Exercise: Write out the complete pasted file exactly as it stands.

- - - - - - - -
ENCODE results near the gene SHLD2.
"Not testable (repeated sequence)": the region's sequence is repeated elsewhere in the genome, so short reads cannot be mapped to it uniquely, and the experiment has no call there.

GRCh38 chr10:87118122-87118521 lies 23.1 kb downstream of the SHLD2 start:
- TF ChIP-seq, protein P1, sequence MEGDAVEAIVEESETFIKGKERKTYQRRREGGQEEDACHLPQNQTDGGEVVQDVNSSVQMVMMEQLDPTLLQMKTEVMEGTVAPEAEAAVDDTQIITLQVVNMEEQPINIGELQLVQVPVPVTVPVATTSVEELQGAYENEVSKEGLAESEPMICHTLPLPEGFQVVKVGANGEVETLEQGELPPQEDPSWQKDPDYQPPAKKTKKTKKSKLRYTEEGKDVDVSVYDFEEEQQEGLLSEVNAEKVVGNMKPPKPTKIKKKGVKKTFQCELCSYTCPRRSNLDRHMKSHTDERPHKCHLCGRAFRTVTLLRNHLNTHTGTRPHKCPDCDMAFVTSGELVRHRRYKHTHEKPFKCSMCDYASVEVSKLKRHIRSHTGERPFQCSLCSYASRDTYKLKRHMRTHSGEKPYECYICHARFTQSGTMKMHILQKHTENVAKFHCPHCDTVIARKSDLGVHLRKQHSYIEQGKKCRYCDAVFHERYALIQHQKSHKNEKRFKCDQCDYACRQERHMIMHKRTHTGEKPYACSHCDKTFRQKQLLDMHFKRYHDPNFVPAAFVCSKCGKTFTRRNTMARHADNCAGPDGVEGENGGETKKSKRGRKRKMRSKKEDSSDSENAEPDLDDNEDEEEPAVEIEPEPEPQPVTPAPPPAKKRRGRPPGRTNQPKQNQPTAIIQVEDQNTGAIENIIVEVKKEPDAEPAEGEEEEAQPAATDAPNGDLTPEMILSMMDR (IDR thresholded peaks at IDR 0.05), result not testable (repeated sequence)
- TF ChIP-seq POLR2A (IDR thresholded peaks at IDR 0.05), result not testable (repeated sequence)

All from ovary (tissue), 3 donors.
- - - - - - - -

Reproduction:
ENCODE results near the gene SHLD2.
"Not testable (repeated sequence)": the region's sequence is repeated elsewhere in the genome, so short reads cannot be mapped to it uniquely, and the experiment has no call there.

GRCh38 chr10:87118122-87118521 lies 23.1 kb downstream of the SHLD2 start:
- TF ChIP-seq, protein P1, sequence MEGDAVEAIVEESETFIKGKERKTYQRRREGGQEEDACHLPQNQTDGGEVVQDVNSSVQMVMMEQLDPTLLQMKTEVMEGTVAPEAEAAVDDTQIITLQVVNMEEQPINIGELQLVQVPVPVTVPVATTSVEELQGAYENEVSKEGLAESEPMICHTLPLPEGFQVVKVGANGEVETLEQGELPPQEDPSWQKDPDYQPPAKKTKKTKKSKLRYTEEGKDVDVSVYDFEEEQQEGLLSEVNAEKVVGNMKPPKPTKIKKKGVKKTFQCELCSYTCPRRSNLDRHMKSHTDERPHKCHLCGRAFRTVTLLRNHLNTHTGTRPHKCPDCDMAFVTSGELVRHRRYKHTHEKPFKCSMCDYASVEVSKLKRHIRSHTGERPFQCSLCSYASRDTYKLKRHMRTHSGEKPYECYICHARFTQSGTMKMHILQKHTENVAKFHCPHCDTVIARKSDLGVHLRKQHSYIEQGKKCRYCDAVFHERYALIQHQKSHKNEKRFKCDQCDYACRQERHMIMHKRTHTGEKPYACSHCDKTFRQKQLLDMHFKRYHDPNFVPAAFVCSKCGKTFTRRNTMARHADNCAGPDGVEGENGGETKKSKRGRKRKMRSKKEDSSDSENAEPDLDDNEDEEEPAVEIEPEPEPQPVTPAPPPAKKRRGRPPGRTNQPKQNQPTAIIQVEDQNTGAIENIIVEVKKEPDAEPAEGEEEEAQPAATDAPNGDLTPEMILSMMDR (IDR thresholded peaks at IDR 0.05), result not testable (repeated sequence)
- TF ChIP-seq POLR2A (IDR thresholded peaks at IDR 0.05), result not testable (repeated sequence)

All from ovary (tissue), 3 donors.